Creation of survey and monitoring protocols, and development of a research program for studying the effectiveness of zebra mussel pesticide treatment efforts
In partnership with the Minnesota DNR Invasive Species program, MAISRC provided a description of the Pilot Project Program and the application process to obtain a permit for treating newly infested lakes, available online here.
Along with this, we have authored two sets of monitoring protocols. The first set is known as “baseline protocols,” and these are used to gather information in order to prepare a permit application. Baseline protocols are available online here. We have also completed the final working draft of the post-treatment protocols. These are not available online, but can be obtained from the Invasive Species Specialist in the region in which a lake that is a candidate for treatment is located. Lakeshore residents and other citizens interested in initiating a treatment attempt start the process by contacting their Invasive Species Specialist, who will work with them to help facilitate the work that must be done to fulfill the post-treatment monitoring requirements set by permit. Post-treatment monitoring must be done for 3 years.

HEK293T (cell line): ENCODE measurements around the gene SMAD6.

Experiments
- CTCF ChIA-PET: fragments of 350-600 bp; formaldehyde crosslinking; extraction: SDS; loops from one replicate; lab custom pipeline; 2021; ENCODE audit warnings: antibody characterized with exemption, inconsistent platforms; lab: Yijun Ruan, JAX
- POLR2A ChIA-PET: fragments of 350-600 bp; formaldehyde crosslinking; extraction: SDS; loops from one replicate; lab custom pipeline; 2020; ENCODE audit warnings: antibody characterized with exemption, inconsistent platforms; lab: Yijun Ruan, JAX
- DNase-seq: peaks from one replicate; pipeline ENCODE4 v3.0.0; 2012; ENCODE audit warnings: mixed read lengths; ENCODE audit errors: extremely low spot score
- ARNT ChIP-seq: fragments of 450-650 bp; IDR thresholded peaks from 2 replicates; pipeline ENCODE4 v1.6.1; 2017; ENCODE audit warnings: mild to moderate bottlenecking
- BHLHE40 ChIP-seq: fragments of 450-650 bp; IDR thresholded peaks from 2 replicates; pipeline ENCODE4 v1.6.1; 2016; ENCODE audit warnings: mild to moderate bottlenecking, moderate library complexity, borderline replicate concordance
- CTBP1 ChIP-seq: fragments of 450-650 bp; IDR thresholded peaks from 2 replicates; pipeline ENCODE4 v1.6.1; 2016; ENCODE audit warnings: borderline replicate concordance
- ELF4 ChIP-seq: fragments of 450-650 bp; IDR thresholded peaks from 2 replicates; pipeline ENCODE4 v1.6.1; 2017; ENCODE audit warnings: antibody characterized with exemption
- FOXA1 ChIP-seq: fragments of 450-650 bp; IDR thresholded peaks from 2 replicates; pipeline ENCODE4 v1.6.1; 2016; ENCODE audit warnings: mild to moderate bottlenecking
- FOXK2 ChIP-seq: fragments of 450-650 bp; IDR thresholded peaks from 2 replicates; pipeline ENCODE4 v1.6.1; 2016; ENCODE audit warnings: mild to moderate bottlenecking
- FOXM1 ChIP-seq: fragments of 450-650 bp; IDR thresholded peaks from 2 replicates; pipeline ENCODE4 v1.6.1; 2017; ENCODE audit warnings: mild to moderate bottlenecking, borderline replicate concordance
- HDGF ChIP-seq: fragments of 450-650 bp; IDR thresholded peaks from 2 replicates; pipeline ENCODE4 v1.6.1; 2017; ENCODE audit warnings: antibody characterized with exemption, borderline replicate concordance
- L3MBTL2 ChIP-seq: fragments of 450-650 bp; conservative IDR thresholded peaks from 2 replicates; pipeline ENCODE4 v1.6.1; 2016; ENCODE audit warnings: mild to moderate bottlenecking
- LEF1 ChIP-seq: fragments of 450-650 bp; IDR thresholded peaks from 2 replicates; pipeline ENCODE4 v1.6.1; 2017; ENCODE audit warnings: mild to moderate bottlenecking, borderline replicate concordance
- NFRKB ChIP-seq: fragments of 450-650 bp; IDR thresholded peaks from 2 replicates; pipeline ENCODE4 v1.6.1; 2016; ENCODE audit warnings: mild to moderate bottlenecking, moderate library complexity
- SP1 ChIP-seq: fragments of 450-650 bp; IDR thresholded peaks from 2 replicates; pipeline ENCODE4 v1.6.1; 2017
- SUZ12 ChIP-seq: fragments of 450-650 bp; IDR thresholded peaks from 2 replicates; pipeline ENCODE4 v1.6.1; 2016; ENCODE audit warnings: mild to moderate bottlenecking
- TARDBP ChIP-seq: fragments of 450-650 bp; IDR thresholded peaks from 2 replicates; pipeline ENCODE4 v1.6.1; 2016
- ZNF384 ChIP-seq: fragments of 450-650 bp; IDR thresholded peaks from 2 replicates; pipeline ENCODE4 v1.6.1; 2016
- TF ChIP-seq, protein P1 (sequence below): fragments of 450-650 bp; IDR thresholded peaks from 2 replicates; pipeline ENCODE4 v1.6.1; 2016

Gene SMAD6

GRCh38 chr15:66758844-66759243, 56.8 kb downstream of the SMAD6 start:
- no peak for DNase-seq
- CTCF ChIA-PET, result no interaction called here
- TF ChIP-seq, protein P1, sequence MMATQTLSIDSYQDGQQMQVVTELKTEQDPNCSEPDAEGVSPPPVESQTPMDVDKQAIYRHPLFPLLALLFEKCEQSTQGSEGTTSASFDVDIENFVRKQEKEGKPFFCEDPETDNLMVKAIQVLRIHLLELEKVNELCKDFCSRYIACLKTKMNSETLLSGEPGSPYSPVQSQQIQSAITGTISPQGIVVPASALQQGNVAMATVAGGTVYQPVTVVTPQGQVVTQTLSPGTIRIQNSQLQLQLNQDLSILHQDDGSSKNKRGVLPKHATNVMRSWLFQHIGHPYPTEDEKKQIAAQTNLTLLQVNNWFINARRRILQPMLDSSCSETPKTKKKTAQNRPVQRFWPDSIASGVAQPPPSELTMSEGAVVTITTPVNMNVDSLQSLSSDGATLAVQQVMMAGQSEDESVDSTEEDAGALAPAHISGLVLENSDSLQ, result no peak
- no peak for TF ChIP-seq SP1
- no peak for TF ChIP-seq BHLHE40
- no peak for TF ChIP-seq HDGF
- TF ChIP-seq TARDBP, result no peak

At the conclusion of this project, a need for post-treatment monitoring protocols in the design of surveys for adult mussels both within and outside the treatment area was identified. This is being addressed by another MAISRC project, Cost-effective monitoring of lakes newly infested with zebra mussels.
Pilot work in Minnesota has shown that starry stonewort populations and growth patterns of can vary between years and between lakes in different locations. These patterns suggest that how starry stonewort invades a lake could be influenced by climatological factors such as ice-out date, growing season length, and average water temperature. If this is the case, then developing effective management strategies for starry stonewort requires a deeper and more specific understanding of how climate change will influence the invasion dynamics of the species.
The project includes:
- An empirical study of starry stonewort invasion dynamics in nine lakes across latitudinal gradients in Wisconsin, Minnesota, and Indiana.
- Interviews with AIS managers and decision-makers in Wiscnsin, Minnesota and Indiana to examine invasive species management perceptions and preferences as they relate to starry stonewort.
- Modeling starry stonewort invasion patterns under a range of climate and management scenarios.
This project will provide practical information on the ecology of starry stonewort, a summary of current stakeholder preferences around starry stonewort management, as well as an evaluation of optimal management strategies.
The study is one component of a larger research project that is funded by the Prepared for Environmental Change Grand Challenge initiative administered by the Environmental Resilience Institute at Indiana University.